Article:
The world is stressful. Suddenly, we find ourselves uncertain when we will see our family overseas again, uncertain if we will be employed next week or if it will feel safe to buy groceries. We are all living with more uncertainty than ever before. So caring for our mental health during covid-19 should be a top priority. It can feel like we have moved from living on solid ground to living in the water, where everything is constantly changing.
We know that pandemics affect mental health. It is estimated, based on previous pandemics, that up to 33% of people have experienced high levels of anxiety and worry due to the pandemic (Black Dog Institute, 2020).
Understanding stress and mental health during covid-19
Pandemics connect us with a primal fear, the fear of death. There is a strong desire to have clear medical information about the pandemic, which was not forthcoming in the early days of Covid-19, and some would argue is still patchy.
It is normal to have anxiety in the midst of a pandemic. It is normal to experience anything and everything from the list below:
- Fear about own health and people you care about
- Fear about financial situation
- Hypervigilance (having increased alertness to prevent danger)
- Generalised anxiety
- Difficulty sleeping or focusing
- Loneliness and isolation
- Feeling that you are overreacting or under-reacting
- Fear of the unknown
- Stress around changes of routine – work, eating, kids, gym and self-care
- Stress caused by a change of support structures
- Worsening of pre-existing mental health conditions
- Increased use of alcohol or other drugs to cope / numb
Different stress for different people
Everyone will deal with this particular type of stress differently. Some of the factors that make a difference are:
- Different connectedness, family, friends, community etc.
- Varying baseline mental health
- Different backgrounds
- Location and environment
You may feel that everyone else is handling this a lot better than you. Try not to compare yourself to others. Whatever you are feeling and experiencing is valid for YOU. If you are experiencing difficulty, think about what extra support you might need.
How to cope with the stress & tolerate uncertainty
Here are a few tips:
- Have a Covid-19 action plan. Know where to go to be tested, know who you will contact in the event you are ill and where to get treatment. Be aware of where you might be supported in terms of mental and emotional health, counselling or psychotherapy.
- Limit media intake in all forms. It can be anxiety-provoking during a pandemic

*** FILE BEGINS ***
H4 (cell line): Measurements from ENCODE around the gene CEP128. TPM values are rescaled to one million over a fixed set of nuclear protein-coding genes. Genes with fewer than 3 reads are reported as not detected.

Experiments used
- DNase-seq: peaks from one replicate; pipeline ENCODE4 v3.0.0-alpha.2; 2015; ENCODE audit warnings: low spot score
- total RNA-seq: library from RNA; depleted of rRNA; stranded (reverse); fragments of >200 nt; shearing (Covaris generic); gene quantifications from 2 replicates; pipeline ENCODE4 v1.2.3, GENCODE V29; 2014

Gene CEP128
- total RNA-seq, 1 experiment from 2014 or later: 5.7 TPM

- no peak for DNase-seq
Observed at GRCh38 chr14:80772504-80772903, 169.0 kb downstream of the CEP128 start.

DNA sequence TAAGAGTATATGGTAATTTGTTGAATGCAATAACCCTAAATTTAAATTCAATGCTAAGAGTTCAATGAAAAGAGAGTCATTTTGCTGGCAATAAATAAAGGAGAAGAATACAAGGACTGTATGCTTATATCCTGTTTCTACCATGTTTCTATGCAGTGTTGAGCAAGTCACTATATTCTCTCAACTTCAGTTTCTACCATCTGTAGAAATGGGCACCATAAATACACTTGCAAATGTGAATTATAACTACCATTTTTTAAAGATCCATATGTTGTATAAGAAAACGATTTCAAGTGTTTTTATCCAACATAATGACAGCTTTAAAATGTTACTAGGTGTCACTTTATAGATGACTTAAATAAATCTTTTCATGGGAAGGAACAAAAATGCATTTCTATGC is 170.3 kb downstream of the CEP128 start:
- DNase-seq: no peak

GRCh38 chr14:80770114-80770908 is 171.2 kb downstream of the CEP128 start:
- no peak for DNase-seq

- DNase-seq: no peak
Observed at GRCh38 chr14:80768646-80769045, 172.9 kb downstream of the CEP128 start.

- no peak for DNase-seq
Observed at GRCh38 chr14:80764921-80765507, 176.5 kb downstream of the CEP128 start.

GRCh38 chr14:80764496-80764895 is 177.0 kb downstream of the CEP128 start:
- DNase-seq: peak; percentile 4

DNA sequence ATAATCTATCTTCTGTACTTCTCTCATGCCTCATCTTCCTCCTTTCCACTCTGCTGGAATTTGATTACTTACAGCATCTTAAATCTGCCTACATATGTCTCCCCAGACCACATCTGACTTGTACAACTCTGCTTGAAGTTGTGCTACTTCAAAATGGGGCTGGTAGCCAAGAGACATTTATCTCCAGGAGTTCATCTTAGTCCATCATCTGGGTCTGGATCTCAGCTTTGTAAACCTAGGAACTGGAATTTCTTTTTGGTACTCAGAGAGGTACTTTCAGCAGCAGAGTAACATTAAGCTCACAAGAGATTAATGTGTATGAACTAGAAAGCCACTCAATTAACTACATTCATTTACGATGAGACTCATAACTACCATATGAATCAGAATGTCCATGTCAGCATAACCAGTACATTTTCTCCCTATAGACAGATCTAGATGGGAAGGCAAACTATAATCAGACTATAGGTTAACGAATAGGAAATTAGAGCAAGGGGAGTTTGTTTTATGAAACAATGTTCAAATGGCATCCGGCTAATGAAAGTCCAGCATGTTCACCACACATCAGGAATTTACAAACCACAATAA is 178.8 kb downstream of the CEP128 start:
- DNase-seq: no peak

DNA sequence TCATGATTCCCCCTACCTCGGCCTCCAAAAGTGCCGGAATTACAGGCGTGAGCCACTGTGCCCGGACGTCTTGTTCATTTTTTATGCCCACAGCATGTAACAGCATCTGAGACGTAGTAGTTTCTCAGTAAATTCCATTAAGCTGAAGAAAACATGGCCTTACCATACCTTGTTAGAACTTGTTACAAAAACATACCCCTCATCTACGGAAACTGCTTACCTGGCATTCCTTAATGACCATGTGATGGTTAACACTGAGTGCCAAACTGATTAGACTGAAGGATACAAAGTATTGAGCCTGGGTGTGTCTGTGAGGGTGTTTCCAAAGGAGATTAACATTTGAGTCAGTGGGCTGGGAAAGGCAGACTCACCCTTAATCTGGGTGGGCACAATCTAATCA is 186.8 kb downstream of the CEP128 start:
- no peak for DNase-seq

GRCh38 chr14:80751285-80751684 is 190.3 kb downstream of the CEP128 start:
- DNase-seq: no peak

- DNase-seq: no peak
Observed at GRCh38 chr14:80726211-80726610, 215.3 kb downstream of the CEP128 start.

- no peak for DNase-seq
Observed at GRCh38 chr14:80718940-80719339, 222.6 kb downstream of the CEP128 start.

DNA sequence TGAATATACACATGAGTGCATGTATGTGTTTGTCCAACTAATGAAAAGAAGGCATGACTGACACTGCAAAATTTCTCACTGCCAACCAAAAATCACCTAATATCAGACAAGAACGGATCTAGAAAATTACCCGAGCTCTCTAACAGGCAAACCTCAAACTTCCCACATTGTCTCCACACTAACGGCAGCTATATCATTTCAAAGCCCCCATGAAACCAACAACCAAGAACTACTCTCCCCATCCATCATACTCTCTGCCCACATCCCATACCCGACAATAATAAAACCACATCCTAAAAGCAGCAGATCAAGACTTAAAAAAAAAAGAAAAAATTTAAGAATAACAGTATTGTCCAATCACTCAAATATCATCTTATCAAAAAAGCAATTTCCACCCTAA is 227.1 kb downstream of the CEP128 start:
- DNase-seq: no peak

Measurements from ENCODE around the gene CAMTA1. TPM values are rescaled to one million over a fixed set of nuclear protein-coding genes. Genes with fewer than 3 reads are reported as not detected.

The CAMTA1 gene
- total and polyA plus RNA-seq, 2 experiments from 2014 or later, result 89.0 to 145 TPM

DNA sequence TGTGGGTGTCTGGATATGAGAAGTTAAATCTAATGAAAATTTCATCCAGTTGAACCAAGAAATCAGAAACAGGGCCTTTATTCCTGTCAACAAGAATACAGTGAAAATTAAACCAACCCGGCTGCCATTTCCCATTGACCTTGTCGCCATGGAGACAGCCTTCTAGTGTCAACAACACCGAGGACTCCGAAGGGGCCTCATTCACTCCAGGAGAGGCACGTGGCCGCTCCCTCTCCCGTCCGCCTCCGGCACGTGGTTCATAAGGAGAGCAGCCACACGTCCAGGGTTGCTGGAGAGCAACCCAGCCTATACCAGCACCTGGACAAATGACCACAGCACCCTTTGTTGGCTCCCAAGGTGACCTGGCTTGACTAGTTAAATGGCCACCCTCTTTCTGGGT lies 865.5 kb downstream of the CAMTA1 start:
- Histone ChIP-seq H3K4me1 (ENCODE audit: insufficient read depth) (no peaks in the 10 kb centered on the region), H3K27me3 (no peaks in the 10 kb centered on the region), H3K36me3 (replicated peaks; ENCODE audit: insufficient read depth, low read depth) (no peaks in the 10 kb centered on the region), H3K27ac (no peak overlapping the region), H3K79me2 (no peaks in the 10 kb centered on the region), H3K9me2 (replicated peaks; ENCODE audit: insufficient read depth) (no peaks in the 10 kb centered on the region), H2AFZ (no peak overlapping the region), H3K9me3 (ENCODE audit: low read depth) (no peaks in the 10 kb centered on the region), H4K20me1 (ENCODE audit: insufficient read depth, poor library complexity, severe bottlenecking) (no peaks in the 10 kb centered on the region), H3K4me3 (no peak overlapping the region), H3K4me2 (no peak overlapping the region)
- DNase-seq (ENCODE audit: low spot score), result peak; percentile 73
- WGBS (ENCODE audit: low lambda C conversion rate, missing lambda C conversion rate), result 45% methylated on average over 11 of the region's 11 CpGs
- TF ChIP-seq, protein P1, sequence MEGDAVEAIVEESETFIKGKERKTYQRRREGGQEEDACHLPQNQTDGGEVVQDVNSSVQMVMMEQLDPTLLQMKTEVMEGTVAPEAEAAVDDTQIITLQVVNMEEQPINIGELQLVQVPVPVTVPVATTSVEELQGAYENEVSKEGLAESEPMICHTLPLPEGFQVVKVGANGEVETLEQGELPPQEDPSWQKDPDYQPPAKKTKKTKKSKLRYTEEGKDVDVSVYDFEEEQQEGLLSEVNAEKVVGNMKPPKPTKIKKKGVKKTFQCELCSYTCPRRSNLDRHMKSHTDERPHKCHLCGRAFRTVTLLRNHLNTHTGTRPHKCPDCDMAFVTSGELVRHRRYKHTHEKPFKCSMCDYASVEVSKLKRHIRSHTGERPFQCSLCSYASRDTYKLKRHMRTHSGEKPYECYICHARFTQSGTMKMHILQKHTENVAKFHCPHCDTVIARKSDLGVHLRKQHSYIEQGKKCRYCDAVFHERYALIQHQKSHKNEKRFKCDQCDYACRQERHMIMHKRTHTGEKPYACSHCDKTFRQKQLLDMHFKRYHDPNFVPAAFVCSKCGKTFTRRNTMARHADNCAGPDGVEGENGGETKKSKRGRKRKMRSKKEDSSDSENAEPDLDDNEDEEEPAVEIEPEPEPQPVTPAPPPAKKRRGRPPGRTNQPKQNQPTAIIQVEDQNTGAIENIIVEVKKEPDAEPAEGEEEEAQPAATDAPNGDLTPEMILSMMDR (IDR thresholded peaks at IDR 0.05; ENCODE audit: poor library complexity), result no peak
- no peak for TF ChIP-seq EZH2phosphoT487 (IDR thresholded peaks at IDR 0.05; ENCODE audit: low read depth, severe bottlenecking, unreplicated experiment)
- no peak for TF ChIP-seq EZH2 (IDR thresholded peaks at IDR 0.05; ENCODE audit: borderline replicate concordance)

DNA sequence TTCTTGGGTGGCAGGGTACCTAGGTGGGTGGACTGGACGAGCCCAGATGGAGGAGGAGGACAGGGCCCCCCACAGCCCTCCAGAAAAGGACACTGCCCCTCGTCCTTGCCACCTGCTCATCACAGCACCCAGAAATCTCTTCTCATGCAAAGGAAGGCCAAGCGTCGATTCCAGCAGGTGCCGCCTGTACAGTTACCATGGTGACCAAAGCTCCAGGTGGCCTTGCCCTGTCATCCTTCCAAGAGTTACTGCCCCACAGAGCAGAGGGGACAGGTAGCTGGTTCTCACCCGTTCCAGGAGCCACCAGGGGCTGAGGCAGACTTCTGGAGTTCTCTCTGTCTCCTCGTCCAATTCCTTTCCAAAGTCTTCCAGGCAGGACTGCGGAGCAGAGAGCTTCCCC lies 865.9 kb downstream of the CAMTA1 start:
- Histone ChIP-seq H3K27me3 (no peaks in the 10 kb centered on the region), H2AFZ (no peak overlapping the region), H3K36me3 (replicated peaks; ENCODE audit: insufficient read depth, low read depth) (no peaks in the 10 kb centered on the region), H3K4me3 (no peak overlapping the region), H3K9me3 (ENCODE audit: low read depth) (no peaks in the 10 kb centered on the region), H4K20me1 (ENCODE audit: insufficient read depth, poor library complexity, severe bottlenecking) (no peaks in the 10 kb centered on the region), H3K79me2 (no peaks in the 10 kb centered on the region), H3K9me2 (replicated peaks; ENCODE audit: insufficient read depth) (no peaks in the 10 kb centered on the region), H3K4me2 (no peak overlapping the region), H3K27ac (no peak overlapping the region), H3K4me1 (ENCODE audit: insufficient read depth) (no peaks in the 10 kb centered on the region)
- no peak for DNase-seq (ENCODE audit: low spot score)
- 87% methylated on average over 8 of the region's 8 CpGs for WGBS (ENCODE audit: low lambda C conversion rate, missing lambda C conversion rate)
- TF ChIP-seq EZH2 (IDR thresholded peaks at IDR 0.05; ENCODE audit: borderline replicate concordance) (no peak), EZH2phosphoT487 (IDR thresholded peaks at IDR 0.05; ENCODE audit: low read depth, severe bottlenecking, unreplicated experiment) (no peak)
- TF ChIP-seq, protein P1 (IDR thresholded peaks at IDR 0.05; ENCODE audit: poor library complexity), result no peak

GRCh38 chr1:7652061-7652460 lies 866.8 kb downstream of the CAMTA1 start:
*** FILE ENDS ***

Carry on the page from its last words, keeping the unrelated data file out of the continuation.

- Stay connected. Share with people you trust. Arrange online meetups with friends and family. Take time to be in nature and do things that bring you calm.
How to take care of your mental health
Like your physical health, your mental health needs to be attended to. Like a garden that is left to overgrown with weeds, we can let the mind start to grow all kinds of weeds if we are not taking care of it. Part of caring for the garden of the mind is to limit social media, avoid long conversations about the pandemic with stressed people. Instead, put boundaries around how much time you spend on the topic. Actively look for other things to talk about.
With mental health in stressful times my mantra is “a little bit regularly.” There are some basic self-care practices that make a huge difference to your mental health. Think of them as the foundations for a new building. If the foundations are not there, everything we build on it will be unstable.
- Think about what helps you to de-stress. It might be exercise, reading, or yoga.
- Take time to relax
- Engage in positive self-talk
- Try meditation
- Healthy eating
- Regular sleeping patterns
As a community, we need to stay connected and support one another. Sometimes a little can go a long way. If you suspect someone you know is struggling, take the time to reach out, listen and validate their experiences.
Remember that this will pass. Like nature, there are cycles to everything. Summer, autumn, winter and spring. It feels like we are in a collective winter right now. As systems change and we stay at home, we go inward. There will be a time for coming out from our hiding places into the new world of spring, whatever that might look like.
If you find you are struggling and need some support, please use the numbers below:
Lifeline – 131114
Domestic violence – 18007997233
In an emergency please call: 000
About the author of Caring for our Mental Health During Covid-19
Jennifer Nurick (M.A. Psych / Couns.) is psychotherapist, counsellor and energetic healer. She is President of the International Energetic Healing Association and the founder of Psychotherapy Central. She specialises in attachment issues, trauma, depression and anxiety resolution. You can book an appointment through her @psychotherapy.centra or her website.